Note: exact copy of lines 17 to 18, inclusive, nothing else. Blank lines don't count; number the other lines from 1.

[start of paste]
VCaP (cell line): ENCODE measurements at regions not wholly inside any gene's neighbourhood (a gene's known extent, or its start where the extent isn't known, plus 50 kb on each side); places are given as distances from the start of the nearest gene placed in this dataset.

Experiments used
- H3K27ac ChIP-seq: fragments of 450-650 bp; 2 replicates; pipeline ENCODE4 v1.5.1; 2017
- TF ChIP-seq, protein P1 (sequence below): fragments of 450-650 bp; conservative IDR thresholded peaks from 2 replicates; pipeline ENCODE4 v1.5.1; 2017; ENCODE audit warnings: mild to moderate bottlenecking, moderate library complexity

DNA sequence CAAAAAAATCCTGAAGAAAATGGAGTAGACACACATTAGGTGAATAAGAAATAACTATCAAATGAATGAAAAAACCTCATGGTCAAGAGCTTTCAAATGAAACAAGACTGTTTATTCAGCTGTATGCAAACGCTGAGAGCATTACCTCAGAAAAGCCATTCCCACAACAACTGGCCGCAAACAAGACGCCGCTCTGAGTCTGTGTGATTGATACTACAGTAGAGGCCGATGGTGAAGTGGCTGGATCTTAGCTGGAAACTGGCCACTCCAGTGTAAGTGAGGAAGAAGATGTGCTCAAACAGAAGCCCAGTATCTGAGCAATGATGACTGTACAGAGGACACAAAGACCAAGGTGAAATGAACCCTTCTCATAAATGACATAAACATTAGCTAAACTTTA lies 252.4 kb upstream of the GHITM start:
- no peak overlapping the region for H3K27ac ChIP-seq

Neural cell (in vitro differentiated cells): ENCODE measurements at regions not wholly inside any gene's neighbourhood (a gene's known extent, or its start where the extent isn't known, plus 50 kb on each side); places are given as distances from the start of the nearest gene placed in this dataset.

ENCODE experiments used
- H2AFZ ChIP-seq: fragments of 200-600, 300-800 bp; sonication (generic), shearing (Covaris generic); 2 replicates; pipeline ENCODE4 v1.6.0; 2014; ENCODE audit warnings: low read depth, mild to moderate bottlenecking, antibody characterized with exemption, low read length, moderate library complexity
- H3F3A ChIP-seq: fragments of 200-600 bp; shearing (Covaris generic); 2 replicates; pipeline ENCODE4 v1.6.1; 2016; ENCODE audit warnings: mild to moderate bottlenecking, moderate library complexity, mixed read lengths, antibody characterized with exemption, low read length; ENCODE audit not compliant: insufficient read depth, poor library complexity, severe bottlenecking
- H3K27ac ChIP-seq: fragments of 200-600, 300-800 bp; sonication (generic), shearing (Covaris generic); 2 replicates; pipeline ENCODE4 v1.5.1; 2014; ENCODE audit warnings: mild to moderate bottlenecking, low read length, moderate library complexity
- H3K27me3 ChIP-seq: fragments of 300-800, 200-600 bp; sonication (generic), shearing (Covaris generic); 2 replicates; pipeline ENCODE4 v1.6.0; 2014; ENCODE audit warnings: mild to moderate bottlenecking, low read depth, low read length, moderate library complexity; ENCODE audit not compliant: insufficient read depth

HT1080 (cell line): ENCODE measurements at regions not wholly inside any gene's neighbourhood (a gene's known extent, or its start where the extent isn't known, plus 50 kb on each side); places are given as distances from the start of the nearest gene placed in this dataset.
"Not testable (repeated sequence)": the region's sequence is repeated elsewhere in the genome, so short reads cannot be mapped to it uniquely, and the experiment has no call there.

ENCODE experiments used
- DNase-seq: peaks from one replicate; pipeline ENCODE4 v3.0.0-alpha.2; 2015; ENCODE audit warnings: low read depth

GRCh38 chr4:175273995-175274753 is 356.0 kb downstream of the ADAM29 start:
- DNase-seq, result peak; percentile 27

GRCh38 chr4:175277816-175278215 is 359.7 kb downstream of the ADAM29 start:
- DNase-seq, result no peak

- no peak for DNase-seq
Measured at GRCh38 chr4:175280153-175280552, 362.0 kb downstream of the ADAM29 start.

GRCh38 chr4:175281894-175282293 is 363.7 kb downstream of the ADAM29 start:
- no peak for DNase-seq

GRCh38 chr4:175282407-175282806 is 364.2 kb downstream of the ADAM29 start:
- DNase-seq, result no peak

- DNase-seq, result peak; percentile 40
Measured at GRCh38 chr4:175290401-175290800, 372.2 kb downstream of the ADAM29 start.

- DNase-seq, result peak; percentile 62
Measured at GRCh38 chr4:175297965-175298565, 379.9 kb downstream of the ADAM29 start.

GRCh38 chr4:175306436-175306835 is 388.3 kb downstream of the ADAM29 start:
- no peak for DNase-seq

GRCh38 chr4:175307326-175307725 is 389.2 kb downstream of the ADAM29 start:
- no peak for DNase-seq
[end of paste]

GRCh38 chr4:175273995-175274753 is 356.0 kb downstream of the ADAM29 start:
- DNase-seq, result peak; percentile 27